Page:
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Questionable coding in proc.c & lock.c

From: Tom Lane <tgl(at)sss(dot)pgh(dot)pa(dot)us>
To: pgsql-hackers(at)postgreSQL(dot)org
Subject: Questionable coding in proc.c & lock.c
Date: 2000-07-27 20:14:20
Message-ID: (view raw, whole thread or download thread mbox)
Lists: pgsql-hackers
I spent some time looking around for possible causes of the recently
reported deadlock conditions.  I couldn't find any smoking gun, but
I found a couple of things that look fishy:

1. I notice that ProcReleaseAll does not act quite the same way that
ProcRelease does.  Look in particular at the logic for handling
wakeupNeeded in each one.  There is some useless code in ProcRelease,
but the bottom line is that it *will* call ProcLockWakeup() unless it
finds there are no remaining holders (and deletes the lock instead).
OTOH, ProcReleaseAll will only call ProcLockWakeup() if this test
succeeds for some lockmode:

                if (!wakeupNeeded && xidLook->holders[i] > 0 &&
                    lockMethodTable->ctl->conflictTab[i] & lock->waitMask)
                    wakeupNeeded = true;

I spent some time trying to see a way that this might fail to wake up
a waiter who needs to be woken up.  I don't see one, but either this
code is broken or ProcRelease is doing unnecessary work.

2. The loop in ProcLockWakeup() has been broken since the day it was
written.  It's trying to scan through the list of waiting processes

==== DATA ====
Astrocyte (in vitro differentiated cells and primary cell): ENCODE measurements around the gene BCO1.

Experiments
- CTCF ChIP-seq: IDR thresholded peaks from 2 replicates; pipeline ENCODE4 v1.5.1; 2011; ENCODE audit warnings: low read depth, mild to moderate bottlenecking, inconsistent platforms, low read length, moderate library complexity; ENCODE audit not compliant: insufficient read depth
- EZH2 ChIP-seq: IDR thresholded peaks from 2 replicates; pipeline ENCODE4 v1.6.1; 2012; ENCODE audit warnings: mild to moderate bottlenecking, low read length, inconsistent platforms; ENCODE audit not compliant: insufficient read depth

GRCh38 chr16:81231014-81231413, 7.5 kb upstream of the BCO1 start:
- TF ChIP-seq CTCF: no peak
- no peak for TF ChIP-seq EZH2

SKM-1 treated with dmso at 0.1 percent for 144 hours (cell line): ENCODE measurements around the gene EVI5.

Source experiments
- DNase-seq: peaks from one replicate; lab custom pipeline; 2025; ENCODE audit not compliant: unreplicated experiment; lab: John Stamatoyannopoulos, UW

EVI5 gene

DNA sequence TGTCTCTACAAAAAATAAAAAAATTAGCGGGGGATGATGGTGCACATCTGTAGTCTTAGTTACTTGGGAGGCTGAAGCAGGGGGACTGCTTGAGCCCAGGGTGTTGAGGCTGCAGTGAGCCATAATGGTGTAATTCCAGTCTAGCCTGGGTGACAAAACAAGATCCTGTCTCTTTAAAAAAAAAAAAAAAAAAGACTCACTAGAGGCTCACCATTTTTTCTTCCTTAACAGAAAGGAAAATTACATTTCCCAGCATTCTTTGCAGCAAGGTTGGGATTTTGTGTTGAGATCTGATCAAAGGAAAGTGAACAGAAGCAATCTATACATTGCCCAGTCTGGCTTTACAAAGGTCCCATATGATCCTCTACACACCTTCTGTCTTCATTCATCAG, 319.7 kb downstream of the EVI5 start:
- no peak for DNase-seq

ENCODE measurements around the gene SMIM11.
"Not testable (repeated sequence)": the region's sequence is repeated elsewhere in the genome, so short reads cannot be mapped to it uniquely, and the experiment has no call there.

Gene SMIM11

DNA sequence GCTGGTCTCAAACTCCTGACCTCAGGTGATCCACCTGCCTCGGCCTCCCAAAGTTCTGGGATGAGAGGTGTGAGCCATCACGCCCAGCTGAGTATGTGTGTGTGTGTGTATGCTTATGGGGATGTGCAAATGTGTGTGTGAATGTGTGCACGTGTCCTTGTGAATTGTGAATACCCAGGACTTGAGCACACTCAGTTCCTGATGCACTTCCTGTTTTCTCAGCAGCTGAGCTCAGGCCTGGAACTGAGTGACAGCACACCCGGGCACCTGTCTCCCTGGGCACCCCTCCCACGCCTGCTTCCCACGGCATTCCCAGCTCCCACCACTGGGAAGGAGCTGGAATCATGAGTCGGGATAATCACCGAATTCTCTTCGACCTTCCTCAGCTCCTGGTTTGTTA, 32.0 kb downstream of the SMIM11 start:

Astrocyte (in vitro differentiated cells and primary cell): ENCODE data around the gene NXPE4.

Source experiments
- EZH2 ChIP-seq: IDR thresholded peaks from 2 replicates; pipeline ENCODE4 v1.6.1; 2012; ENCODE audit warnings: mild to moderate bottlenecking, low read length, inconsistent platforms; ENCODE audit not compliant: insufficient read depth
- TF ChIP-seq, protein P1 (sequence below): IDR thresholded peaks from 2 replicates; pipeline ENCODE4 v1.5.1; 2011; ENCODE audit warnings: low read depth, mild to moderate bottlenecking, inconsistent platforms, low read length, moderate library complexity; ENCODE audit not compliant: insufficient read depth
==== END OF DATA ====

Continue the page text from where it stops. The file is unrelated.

and awaken all that can legitimately be awoken.  However, as soon as
it finds one that cannot be woken, it sets last_locktype = proc->token
and then continues the loop *without advancing proc*.  All subsequent
iterations will compare proc->token == last_locktype, find they are
equal, and then continue --- again without advancing proc.  It's not
an infinite loop because there's a list-length counter, but none of
the proc entries beyond the first unawakenable one will be examined.

The net effect is that the behavior is the same as it was in 6.3 or so,
when the loop was just "while (LockResolveConflicts(...) succeeds) do

So the question is, is there ever a case where it is necessary to wake
processes that are in the list beyond one that can't be woken?
I haven't been able to conjure up an example, but I am suspicious.

This error cannot explain any new hangs seen in 7.0, since the effective
behavior of ProcLockWakeup() hasn't changed since Postgre95.  But
perhaps someone made a change elsewhere relying on the assumption that
ProcLockWakeup() would wake up any available waiter.

Comments anyone?

			regards, tom lane


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